Gthe party of Bulgaria’s ousted prime minister Boyko Borisov, secured a slim victory at the 2013 snap parliamentary elections Sunday night. Although for the first time in Bulgaria’s modern history a party repeats its electoral success in a second consecutive vote, Mr. Borisov and his political cohort have more to worry about than to celebrate. Winning 97 out of the 240 seats in the National Assembly, GERB fell quite short of obtaining the 121 legislative seats requisite for a parliamentary majority. Thus, Mr. Borisov will now have to turn to the other three parties, which entered parliament, so as to form either a coalition or a minority government with enough political support.

The runner-up in Sunday’s elections – the Bulgarian Socialist Party (BSP) – has been one of the most vocal detractors of GERB. During the electoral campaign, BSP accused Mr. Borisov’s party of wiretapping other politicians, widespread corruption, illicitly influencing the judiciary and attempting to falsify the elections. Although the independent, Austrian company SORS, which was hired by opposition parties to organize a parallel vote tabulation, confirmed the results of the Central Electoral Commission, the representatives of BSP still stuck to an accusative rhetoric, claiming GERB-orchestrated electoral fraud as the reason. In addition, at a press conference later on Sunday night, the socialists announced that they will try to negotiate a cabinet with all other parties in the legislature but GERB. Thus, Mr. Borisov’s chances to head a BSP-supported administration are essentially non-existent and considering the bitter rivalry and vitriolic remarks which he often exchanges with Sergei Stanishev, BSP’s leader, he most probably does not even want to.

The third largest party – the Movement for Rights and Freedoms – has been represented in Bulgaria’s National Assembly ever since 1991 and has always secured a similar number of seats – between 30 and 40 – relying mostly on the consistent support of the ethnically-Turkish Bulgarians in the southern parts of the country. A de facto ally of the socialists, however, the movement also denied any possibility to support another administration headed by Borisov, claiming that Bulgarians rejected the single-party government model because Borisov turned it into an authoritarian form of leadership. Thus, Mr. Borisov’s attempts, if any, to receive the backing of the third largest party in parliament will likely be of no avail.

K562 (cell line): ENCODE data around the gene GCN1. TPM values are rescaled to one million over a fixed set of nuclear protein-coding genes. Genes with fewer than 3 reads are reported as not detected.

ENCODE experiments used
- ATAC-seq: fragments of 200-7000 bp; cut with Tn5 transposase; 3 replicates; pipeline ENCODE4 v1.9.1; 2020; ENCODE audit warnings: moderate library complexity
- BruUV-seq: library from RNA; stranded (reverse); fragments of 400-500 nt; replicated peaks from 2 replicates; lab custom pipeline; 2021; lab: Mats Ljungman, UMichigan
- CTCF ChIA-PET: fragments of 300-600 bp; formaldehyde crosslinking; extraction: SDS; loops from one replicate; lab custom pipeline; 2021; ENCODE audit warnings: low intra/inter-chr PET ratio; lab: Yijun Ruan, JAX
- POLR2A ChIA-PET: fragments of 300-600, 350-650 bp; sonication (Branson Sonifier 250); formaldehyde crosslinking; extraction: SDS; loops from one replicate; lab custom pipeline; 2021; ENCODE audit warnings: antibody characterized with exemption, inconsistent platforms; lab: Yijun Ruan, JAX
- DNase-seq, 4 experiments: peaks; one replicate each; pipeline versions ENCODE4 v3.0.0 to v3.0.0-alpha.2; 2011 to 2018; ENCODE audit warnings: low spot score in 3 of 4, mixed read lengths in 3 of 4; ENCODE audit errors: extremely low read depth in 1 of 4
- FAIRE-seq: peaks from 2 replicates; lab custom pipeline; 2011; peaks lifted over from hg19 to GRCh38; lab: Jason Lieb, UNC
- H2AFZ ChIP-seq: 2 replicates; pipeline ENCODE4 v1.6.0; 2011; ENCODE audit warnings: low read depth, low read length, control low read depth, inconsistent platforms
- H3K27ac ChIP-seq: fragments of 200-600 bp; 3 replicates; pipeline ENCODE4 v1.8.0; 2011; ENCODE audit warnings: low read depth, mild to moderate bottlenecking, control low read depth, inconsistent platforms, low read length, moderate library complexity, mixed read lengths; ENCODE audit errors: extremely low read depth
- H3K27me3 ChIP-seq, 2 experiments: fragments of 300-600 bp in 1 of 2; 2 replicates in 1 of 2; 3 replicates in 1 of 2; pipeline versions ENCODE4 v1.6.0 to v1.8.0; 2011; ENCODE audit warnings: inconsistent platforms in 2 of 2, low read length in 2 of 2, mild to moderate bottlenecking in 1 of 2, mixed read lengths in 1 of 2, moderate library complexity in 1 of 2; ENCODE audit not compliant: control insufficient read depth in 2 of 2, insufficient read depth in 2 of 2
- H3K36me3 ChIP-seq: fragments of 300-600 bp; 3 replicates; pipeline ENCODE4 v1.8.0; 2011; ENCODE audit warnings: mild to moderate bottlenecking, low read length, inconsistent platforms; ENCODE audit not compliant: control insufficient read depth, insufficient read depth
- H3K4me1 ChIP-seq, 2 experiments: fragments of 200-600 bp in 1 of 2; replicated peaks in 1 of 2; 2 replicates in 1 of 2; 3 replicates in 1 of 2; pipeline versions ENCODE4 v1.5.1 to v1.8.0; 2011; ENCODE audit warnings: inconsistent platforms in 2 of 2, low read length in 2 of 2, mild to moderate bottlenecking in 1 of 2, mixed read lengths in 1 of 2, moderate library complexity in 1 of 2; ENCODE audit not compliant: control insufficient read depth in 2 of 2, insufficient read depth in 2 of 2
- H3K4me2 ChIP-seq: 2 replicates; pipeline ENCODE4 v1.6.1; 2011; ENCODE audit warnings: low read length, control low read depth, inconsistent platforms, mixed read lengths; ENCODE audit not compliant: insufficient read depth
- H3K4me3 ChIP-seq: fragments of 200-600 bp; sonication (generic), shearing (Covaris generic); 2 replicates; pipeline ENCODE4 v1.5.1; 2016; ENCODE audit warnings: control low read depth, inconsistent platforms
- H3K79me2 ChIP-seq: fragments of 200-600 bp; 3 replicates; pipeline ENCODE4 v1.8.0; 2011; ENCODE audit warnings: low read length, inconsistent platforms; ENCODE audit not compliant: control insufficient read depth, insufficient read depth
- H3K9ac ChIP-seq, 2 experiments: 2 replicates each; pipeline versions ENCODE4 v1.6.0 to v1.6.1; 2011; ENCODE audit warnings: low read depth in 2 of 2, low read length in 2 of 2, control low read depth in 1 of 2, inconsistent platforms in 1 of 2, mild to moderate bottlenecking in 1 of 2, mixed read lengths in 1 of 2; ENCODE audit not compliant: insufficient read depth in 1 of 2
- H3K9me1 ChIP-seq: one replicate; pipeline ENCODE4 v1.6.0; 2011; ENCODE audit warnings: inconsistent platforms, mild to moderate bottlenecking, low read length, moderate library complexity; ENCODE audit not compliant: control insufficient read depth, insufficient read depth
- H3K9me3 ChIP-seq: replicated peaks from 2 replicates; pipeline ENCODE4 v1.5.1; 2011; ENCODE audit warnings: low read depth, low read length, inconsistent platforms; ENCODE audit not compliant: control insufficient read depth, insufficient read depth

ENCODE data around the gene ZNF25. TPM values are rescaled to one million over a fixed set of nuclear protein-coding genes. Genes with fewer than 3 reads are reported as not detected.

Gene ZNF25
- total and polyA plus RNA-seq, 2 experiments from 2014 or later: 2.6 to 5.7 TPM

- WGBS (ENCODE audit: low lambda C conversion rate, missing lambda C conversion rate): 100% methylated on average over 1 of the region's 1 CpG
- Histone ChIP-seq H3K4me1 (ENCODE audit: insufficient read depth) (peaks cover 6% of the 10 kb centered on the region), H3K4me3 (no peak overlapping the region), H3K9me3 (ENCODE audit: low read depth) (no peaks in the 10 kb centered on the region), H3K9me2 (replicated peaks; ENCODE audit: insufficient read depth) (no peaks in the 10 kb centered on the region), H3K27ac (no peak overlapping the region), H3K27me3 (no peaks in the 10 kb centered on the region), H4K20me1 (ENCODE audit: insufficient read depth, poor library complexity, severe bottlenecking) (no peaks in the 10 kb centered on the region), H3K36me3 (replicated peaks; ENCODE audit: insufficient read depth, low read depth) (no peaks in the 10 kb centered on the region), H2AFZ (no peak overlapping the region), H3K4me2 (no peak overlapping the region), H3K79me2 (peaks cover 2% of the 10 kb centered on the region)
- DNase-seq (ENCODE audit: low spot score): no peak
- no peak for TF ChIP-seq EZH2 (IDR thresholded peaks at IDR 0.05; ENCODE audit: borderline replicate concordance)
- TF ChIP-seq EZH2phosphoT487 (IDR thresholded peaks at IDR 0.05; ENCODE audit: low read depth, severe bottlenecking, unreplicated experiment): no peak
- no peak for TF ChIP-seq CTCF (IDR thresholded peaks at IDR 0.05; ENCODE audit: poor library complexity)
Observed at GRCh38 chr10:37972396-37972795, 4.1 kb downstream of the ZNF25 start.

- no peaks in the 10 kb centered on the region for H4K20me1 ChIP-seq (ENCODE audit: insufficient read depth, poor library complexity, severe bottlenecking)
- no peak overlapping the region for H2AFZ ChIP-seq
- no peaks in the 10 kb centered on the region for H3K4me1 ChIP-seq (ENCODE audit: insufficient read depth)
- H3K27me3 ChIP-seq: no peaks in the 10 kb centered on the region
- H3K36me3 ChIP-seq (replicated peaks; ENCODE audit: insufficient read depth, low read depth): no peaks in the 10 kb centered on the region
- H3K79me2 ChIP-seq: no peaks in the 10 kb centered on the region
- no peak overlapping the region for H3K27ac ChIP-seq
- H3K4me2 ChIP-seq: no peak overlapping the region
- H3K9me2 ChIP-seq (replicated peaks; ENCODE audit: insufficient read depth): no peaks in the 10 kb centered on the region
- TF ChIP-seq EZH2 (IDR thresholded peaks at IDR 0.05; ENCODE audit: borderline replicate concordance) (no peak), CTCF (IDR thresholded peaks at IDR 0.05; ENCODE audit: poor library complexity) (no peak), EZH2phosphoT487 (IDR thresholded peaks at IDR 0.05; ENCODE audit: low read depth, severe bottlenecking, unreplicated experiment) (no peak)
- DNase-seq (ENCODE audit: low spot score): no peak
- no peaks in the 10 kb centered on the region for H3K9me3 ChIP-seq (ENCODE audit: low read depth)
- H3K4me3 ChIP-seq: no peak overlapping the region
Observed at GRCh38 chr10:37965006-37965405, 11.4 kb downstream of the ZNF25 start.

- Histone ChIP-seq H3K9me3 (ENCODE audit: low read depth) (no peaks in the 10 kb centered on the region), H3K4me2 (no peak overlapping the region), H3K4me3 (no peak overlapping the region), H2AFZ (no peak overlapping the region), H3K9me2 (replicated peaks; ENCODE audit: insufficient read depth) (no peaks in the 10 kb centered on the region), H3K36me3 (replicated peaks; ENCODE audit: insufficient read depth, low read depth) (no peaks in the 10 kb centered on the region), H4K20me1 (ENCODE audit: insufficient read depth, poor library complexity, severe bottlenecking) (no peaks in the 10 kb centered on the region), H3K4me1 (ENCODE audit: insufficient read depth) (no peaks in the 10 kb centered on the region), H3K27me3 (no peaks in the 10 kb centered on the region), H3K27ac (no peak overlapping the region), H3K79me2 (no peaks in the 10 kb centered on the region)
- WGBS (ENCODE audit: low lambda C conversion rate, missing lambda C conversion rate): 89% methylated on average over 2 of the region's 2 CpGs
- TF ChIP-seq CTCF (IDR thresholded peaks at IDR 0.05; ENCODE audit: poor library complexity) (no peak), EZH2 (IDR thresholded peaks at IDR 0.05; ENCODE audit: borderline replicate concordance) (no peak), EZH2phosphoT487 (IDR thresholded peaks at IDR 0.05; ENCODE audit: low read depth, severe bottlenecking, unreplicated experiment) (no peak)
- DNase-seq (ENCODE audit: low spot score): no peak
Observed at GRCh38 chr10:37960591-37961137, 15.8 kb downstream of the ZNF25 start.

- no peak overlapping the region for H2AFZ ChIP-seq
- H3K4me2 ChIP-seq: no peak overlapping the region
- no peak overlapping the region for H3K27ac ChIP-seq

The last political formation in the legislature – the ultranationalists from Political Party “Attack” (“Ataka” in Bulgarian) – will most probably refuse to grant support to Mr. Borisov as well. During the night of the elections, Volen Siderov, the leader of Ataka, blamed GERB for lying to him and to the Bulgarian people during their previous term. In addition, he claimed that GERB’s anti-state, pro-colonial policies deserve no second chance. Demanding that all gold deposits be nationalized and that the license of CEZ, the private company for electricity distribution in western Bulgaria, be revoked, Siderov stated that he will not support parties; he will support, however, policy proposals that are consistent with Ataka’s platform. Consequently, unless GERB miraculously manages to reconcile its stance with Ataka, the party should not expect a hand from Mr. Siderov’s people either.

After a tumultuous electoral campaign and election results that are too close to give any party the comfort of forming a non-coalition government, Bulgaria now faces the prospect of another political crisis after the unanticipated resignation of PM Boyko Borisov’s government in March. Should GERB fail to ally itself with one of the other three parties in the National Assembly, the only option left will be a three-party coalition, including everyone, but the hitherto ruling cohort of Mr. Borisov. However, considering the bitter rivalry between the ultranationalists from Ataka and the mostly ethnic Turks in the Movement for Rights and Freedoms, a coalition formed by the BSP, bringing Ataka and MRF together, seems like a volatile construct doomed to a fugacious success. Thus, the current care-taker government, which was initially appointed for 2 months, might see its term prolonged endlessly or, at the very least, until either a party garners enough popular support to form a cabinet alone or the current parties manage to reconcile their differences and act to the best interest of the country.